Chevra Works to Restore Venue After Fire in February

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An overflow of support from local Jewish organizations and community members is enabling the Chevra Social Club of Philadelphia to rebuild after a fire reduced the interior of its venue to rubble and ashes.

Those resources and emotional support also are allowing Chevra to successfully continue operations.

Chevra’s venue featured a theater, art gallery, cinema, lounge and bar serving a Jewish “community of friends,” mostly in their 20s and 30s. A few thousand participants in the Philadelphia area are affiliated with the organization. Chevra’s programs focus on Jewish social artistic, educational, spiritual and volunteer experiences.

But fire engulfed 2002 Ludlow St. on Feb. 20 after an underground transformer exploded near the corner of 20th and Ranstead streets in Center City.

Damages are estimated at close to $1 million, the organization reported.

Chevra CFO and Vice President Leon Vinokur is leading the restoration project. A former attorney specializing in commercial real estate and zoning law, he has been part of Chevra’s leadership since 2004.

“Our mantra since the fire is resiliency and the ability to adapt,” he said. “We had a responsibility to the community and our constituency to keep going.”

The National Museum of American Jewish History, the Jewish Federation of Greater Philadelphia and other Jewish organizations immediately contacted Chevra after the fire, offering support.

“Our participant leaders, staff and volunteers rallied together so we could maintain our programs through the restoration process,” Vinokur said.

Vinokur was scrambling to find an alternate venue for Chevra’s annual Purim party in March, one of its biggest events of the year when NMAJH offered to host the event.

“We used the ballroom at the museum; it was perfect and saved the day,” he said.

NMAJH Director of Development Cobi Weisseich said the opportunity to collaborate on projects has been exciting and successful for the community.

“We had not planned on a Purim party this year, and when Chevra had a need, we were able to contribute and create an even stronger event,” Weisseich said.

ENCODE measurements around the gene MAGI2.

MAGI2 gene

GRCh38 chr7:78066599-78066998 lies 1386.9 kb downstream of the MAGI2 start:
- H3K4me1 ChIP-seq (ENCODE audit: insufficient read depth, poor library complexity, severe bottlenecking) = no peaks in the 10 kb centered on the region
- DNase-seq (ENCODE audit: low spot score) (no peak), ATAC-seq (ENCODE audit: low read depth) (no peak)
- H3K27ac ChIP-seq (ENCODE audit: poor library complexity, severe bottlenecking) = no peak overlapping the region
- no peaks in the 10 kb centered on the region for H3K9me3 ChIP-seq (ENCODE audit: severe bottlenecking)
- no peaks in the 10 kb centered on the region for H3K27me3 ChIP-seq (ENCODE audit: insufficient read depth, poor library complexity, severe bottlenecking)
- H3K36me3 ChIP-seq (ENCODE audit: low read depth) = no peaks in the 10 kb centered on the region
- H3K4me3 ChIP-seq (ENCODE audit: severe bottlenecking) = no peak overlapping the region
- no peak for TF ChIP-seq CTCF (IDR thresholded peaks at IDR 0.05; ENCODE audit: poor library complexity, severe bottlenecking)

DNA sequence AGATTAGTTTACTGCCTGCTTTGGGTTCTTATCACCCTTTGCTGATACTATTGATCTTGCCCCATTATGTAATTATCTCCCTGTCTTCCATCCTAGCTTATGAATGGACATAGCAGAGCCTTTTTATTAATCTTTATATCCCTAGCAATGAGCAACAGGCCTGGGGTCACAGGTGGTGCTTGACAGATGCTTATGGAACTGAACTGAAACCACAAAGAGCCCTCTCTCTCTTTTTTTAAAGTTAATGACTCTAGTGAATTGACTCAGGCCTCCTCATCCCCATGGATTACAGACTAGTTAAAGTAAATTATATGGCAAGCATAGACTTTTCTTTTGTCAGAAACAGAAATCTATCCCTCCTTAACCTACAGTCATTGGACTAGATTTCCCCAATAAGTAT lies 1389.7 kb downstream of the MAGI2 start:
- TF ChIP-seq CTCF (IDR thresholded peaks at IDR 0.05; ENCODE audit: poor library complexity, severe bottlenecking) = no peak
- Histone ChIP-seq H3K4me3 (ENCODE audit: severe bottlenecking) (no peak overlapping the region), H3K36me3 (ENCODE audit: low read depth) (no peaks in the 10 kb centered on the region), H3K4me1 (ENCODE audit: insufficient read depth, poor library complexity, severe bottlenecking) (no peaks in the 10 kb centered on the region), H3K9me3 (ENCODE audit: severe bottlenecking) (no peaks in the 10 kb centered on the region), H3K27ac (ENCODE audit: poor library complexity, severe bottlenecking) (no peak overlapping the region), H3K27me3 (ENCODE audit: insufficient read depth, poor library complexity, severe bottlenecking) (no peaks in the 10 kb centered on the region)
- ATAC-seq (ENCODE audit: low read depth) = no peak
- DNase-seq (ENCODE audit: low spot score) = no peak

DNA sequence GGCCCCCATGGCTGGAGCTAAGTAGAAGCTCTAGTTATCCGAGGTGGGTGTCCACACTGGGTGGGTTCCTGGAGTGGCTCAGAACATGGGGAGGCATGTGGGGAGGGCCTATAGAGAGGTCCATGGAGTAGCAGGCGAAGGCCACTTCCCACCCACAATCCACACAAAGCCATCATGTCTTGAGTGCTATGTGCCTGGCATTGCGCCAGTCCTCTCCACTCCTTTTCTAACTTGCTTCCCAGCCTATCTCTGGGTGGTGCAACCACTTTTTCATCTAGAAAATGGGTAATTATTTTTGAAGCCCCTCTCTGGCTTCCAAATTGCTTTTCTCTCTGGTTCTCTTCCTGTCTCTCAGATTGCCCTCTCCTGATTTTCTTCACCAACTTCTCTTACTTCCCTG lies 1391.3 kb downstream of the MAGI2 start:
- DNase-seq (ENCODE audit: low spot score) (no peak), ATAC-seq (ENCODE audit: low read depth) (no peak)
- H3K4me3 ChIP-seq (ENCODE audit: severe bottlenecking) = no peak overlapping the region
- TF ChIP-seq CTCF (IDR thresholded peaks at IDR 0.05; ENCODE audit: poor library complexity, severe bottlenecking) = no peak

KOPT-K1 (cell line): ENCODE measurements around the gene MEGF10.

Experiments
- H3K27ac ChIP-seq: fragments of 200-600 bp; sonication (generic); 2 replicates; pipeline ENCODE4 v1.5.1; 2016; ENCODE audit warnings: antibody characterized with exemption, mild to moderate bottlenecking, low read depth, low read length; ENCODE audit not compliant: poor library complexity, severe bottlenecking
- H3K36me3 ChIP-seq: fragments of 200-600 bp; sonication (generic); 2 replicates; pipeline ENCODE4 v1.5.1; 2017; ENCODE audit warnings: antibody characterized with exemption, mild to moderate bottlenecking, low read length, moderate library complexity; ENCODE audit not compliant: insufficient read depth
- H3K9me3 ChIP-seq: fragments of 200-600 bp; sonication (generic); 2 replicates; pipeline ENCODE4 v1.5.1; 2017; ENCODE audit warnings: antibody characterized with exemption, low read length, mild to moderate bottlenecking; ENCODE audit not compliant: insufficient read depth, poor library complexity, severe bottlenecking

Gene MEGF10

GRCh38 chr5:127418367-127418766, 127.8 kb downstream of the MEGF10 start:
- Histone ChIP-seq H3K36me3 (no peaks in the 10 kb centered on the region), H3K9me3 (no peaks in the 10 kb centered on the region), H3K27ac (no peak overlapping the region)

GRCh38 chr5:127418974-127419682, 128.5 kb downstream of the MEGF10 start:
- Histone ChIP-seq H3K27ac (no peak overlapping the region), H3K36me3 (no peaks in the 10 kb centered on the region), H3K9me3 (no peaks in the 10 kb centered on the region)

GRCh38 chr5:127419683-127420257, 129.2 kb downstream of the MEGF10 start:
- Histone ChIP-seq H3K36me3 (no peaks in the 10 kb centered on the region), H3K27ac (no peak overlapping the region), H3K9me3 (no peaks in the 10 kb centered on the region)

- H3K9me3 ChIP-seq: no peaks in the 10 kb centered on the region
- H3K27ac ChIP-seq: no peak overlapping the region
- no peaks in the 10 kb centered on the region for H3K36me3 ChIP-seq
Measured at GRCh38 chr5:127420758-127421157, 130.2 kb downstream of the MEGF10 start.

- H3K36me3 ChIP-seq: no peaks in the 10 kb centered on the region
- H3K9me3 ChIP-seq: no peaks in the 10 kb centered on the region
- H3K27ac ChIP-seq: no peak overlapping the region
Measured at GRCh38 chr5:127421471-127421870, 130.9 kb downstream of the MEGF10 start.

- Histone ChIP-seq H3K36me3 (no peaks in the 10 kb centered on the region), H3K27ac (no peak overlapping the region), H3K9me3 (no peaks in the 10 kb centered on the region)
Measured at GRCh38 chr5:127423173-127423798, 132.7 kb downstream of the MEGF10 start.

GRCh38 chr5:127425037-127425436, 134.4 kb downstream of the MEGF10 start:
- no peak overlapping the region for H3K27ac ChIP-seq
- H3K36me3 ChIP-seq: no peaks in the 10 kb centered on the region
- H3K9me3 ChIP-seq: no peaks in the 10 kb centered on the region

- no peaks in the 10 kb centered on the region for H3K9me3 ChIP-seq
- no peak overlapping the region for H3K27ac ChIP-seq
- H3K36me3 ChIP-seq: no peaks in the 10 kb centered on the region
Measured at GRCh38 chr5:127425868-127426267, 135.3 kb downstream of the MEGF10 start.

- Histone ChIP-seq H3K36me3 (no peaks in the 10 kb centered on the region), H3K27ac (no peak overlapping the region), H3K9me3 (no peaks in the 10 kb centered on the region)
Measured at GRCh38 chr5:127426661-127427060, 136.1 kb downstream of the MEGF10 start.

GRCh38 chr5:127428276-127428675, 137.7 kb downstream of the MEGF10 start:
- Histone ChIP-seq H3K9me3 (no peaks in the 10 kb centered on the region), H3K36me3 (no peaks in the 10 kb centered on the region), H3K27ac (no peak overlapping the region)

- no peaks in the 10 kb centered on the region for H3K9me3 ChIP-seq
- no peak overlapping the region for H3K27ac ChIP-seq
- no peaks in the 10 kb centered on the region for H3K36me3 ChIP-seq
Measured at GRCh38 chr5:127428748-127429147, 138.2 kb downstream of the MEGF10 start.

Chevra also offers a weekly Jewish education class based on the weekly Torah portion, hosting 50 to 60 people.

“We offered a space for the class, even keeping the museum open beyond regular hours,” Weisseich said. “It is important for them to have continuity in their program.”

Jon Erlbaum, executive director of Chevra, continued to run the Philly-Israel Fellowship and the Encore Israel programs successfully from March to mid-July.

Partially funded by Jewish Federation, PIF is a weekly program for young Jewish adults, professionals and graduate students, focusing on Jewish education, building strong connections to Israel, community service and community building.

Encore, also partially funded by Jewish Federation, is a similar weekly program, with a greater emphasis on Jewish education. Participants in both programs can join the Chevra Israel trip.

Remi Schmidt, 26, a speech language pathologist from Ardmore, participated in the Encore program.

“I met my husband on a PIF trip to Israel in 2014, so I am enthusiastic about Chevra,” she said. “I attended the Encore classes at the Jewish museum this spring, which included in-depth studies with rabbis.”

Schmidt and other participants studied at Shearim, a women’s yeshiva in Jerusalem, during the trip.

Chevra is hoping to have its venue restored by Chanukah.

Vinokur has spent scores of hours touring the charred building with insurance adjusters. He and other staff members visit the site multiple times per week to oversee the process.

“The reconstruction effort is a daily undertaking,” Vinokur said. “Our public adjuster … is helping us navigate the process.”

The rebuilding started in May. Each phase must be negotiated and approved by the city and the insurance company.

The first phase — structural repairs and restoring electrical service to the building — is complete. The second phase, demolition, which removes the damaged parts of the structure and interior, is underway.

Chevra took power directly from the transformer that exploded. It went through the line and into Chevra’s building. The force of the explosion caused the water supply pipe to crack, flooding the basements, Vinokur explained.

“PECO suspects it may have been a gas explosion that caused the fire,” he said. “PGW said it was not an underground gas leak; it was PECO’s faulty equipment.”

The insurance company, PECO and PGW are still investigating, he said.

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